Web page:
Health Care Inflation 101

Published November 1, 2002

On September 21, 2002 USA Today writers attempted to explain double-digit health care inflation. The news story (and I’m being generous here) was headlined: “Finger Pointers Can’t Settle On Who’s to Blame for Health Costs.”

As lead finger pointer, USA Today pointed to anything that moved, everything that smacked of free-market enterprise, and everyone connected in some manner to health care delivery and health insurance.

In fairness to the USA Today reporters, they admit they can’t settle on who is to blame. And was I relieved. I thought momentarily they were about to blame me for having a $28,000 hip replacement that threw the whole system out of sync.

What’s out of Sync?

While the media play up inflation news and the latest census report on the number of uninsured Americans, most people, including those who would report on our health care system, fail to understand how excessive government mandates and overbearing regulations on health care practitioners and health insurance companies play a major role in health care inflation.

PricewaterhouseCoopers (PwC) released a study in May 2001 projecting an overall premium increase of 13.7 percent for 2002. PwC attributes 15 percent of that increase to government mandates and regulations, 7 percent to litigation, and 5 percent to fraud and abuse. (As an aside, part of the problem is this information barely made page eight in most daily newspapers, the Wall Street Journal being the exception.)

Taken together, mandates, litigation, and abuse account for 27 percent of the increase in health care costs in this country, more than any other factor. Other lesser factors leading to health care inflation include new pharmaceuticals and medical devices (22 percent), rising hospital expenses (18 percent), general inflation (18 percent), and increased consumer demand by a growing senior citizen population (15 percent).

The PwC study also reveals how 15 percent of the current $67 billion increase in health spending during 2001 is directly attributable to laws passed by legislators.


Over the last 40 years, 1,500 unfunded insurance mandates zipped through state legislatures because politicians saw them as an easy way to garner constituents’ votes without having to raise state taxes or spend more on public health issues. Now, that massive cost-shift has come back to haunt us.

Mandates require health insurance benefits to include everything from pastoral counseling, in vitro fertilization, and sperm bank deposits to wigs for cancer patients. When combined with procedural mandates like “community rating” (insurers may not base premium cost on risk factors like life-style choices) and “guaranteed issue” (wait until you get sick to buy health insurance), these become the ingredients for an inflationary cocktail.

According to online insurance broker eHealthInsurance, guaranteed issue and community rating laws have a dramatic—and negative—effect on insurance premiums.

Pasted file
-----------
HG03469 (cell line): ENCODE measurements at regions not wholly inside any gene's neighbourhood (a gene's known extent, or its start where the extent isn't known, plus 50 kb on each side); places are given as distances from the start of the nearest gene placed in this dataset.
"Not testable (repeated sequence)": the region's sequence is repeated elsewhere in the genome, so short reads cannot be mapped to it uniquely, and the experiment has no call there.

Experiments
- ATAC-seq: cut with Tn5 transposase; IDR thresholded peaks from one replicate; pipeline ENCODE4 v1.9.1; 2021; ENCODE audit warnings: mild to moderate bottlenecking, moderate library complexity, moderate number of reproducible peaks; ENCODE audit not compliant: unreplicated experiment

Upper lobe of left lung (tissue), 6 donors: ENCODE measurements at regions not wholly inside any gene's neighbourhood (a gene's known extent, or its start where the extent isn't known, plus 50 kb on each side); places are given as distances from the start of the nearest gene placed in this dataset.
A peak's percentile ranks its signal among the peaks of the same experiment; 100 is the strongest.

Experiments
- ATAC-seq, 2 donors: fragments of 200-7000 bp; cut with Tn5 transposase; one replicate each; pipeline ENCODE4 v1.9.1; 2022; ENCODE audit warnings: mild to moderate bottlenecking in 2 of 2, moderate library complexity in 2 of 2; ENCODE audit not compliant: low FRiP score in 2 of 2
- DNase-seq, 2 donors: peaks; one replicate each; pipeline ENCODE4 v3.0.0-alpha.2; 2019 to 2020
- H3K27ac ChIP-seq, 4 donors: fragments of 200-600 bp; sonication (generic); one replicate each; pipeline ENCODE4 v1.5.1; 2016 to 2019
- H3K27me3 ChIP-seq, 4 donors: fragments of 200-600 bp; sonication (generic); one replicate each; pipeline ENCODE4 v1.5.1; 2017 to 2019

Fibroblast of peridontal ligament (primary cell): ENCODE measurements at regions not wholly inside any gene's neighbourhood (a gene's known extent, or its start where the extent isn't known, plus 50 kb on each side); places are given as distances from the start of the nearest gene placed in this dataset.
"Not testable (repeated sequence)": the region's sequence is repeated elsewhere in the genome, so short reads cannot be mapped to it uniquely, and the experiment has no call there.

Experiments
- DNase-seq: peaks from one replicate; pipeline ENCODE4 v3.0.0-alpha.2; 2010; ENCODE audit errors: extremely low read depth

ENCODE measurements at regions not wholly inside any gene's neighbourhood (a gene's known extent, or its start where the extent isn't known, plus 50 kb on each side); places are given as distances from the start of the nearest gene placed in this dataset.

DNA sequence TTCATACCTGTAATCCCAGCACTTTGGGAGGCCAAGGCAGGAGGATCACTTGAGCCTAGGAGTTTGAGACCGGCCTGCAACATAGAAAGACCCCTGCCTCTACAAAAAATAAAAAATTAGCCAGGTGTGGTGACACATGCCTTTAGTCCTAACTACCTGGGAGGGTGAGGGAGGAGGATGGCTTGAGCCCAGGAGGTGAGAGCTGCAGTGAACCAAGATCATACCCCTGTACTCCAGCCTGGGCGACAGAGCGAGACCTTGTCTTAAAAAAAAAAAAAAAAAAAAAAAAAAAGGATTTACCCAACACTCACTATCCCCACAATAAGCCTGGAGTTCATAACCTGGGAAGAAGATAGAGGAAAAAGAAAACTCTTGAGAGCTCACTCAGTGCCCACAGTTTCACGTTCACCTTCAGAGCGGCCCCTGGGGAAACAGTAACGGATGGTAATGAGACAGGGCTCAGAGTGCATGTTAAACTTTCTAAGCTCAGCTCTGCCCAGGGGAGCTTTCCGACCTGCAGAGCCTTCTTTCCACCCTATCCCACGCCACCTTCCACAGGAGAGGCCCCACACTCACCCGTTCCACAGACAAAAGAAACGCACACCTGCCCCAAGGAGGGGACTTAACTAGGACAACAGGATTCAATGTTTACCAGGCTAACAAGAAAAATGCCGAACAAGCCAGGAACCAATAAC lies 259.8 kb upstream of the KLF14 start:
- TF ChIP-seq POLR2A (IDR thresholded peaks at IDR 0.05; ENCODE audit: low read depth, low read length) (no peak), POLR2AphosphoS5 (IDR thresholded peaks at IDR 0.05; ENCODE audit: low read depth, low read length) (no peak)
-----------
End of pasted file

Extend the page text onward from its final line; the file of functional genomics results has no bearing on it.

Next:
California has neither mandate. The average annual premium for a single policyholder in the Golden State is $1,538. By contrast, single policyholders in New York pay $3,589—more than twice as much—for their annual insurance premiums. New York imposes both community rating and guaranteed issue on policies sold in that state.

If finger pointing is still of any value, point in the direction of Congress and state legislatures. It is there we can find the critters who fuel health care inflation.

Political Snake Oil

In an effort to solve health care problems, we seem all too willing to accept the judgment of politicians as a substitute for the judgment of buyers and sellers in a free marketplace.

I, for one, would not select an insurance benefit to pay for a toupee, in vitro fertilization, sperm-bank deposits, or mental health care on parity with any physical illness. Yet I pay for them anyway because politicians have made that decision for me by passing health care mandates. The political snake-oil cure for our health care system has done little to help … and an awful lot to raise the cost of health insurance beyond the reach of an ever-growing number of citizens.

The decision to pay for insurance that covers treatment for baldness, low sperm count, or any other of many special-interest health issues should be made by individuals themselves, not by state or federal government agents.

Most actuaries, insurers, and health policy economists agree virtually all mandates increase the cost of health insurance. In addition to the PwC data, and the new eHealthInsurance study, their opinions are further supported by Congressional Budget Office (CBO) figures, which show every 1 percent rise in premium price forces 200,000 people to drop private health insurance.

While some would call the uninsured rate a national crisis and demand even more government intervention, I suggest it is a scandal and demand less of the government intervention that caused it.

The real issue isn’t that some people don’t have a health insurance policy, but rather that millions of Americans can’t afford the cost of insurance because of the mandates imposed by their representatives in government.

Conrad F. Meier is managing editor of Health Care News.